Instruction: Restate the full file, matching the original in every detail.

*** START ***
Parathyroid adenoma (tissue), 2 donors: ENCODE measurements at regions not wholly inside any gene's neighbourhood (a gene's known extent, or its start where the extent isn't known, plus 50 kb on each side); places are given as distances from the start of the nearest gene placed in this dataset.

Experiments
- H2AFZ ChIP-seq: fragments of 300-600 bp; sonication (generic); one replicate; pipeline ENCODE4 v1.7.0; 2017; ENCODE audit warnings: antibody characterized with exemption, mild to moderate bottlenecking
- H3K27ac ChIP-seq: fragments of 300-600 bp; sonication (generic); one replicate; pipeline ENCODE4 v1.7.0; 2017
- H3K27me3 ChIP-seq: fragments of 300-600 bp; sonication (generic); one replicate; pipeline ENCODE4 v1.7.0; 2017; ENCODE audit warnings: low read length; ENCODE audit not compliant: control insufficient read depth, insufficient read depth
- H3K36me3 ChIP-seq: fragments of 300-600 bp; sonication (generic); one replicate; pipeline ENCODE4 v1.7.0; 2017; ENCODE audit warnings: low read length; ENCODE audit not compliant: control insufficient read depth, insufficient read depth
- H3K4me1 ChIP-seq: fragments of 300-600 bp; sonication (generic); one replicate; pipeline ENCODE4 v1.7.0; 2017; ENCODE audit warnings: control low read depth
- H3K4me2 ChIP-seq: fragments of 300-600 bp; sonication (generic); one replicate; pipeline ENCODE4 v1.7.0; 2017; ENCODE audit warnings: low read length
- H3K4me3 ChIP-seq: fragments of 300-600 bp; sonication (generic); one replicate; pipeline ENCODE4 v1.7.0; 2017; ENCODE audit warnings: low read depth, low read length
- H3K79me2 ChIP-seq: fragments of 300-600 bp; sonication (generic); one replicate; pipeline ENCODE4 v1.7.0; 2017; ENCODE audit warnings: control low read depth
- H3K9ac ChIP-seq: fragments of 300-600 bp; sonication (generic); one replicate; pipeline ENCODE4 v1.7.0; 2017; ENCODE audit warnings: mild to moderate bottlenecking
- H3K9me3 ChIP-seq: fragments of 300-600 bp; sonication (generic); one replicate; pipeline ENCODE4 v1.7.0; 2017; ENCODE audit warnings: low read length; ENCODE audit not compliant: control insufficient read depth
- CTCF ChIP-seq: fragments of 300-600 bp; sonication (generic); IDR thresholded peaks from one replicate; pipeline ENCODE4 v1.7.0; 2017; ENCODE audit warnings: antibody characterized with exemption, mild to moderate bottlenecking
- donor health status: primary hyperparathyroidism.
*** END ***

Parathyroid adenoma (tissue), 2 donors: ENCODE measurements at regions not wholly inside any gene's neighbourhood (a gene's known extent, or its start where the extent isn't known, plus 50 kb on each side); places are given as distances from the start of the nearest gene placed in this dataset.

Experiments
- H2AFZ ChIP-seq: fragments of 300-600 bp; sonication (generic); one replicate; pipeline ENCODE4 v1.7.0; 2017; ENCODE audit warnings: antibody characterized with exemption, mild to moderate bottlenecking
- H3K27ac ChIP-seq: fragments of 300-600 bp; sonication (generic); one replicate; pipeline ENCODE4 v1.7.0; 2017
- H3K27me3 ChIP-seq: fragments of 300-600 bp; sonication (generic); one replicate; pipeline ENCODE4 v1.7.0; 2017; ENCODE audit warnings: low read length; ENCODE audit not compliant: control insufficient read depth, insufficient read depth
- H3K36me3 ChIP-seq: fragments of 300-600 bp; sonication (generic); one replicate; pipeline ENCODE4 v1.7.0; 2017; ENCODE audit warnings: low read length; ENCODE audit not compliant: control insufficient read depth, insufficient read depth
- H3K4me1 ChIP-seq: fragments of 300-600 bp; sonication (generic); one replicate; pipeline ENCODE4 v1.7.0; 2017; ENCODE audit warnings: control low read depth
- H3K4me2 ChIP-seq: fragments of 300-600 bp; sonication (generic); one replicate; pipeline ENCODE4 v1.7.0; 2017; ENCODE audit warnings: low read length
- H3K4me3 ChIP-seq: fragments of 300-600 bp; sonication (generic); one replicate; pipeline ENCODE4 v1.7.0; 2017; ENCODE audit warnings: low read depth, low read length
- H3K79me2 ChIP-seq: fragments of 300-600 bp; sonication (generic); one replicate; pipeline ENCODE4 v1.7.0; 2017; ENCODE audit warnings: control low read depth
- H3K9ac ChIP-seq: fragments of 300-600 bp; sonication (generic); one replicate; pipeline ENCODE4 v1.7.0; 2017; ENCODE audit warnings: mild to moderate bottlenecking
- H3K9me3 ChIP-seq: fragments of 300-600 bp; sonication (generic); one replicate; pipeline ENCODE4 v1.7.0; 2017; ENCODE audit warnings: low read length; ENCODE audit not compliant: control insufficient read depth
- CTCF ChIP-seq: fragments of 300-600 bp; sonication (generic); IDR thresholded peaks from one replicate; pipeline ENCODE4 v1.7.0; 2017; ENCODE audit warnings: antibody characterized with exemption, mild to moderate bottlenecking
- donor health status: primary hyperparathyroidism.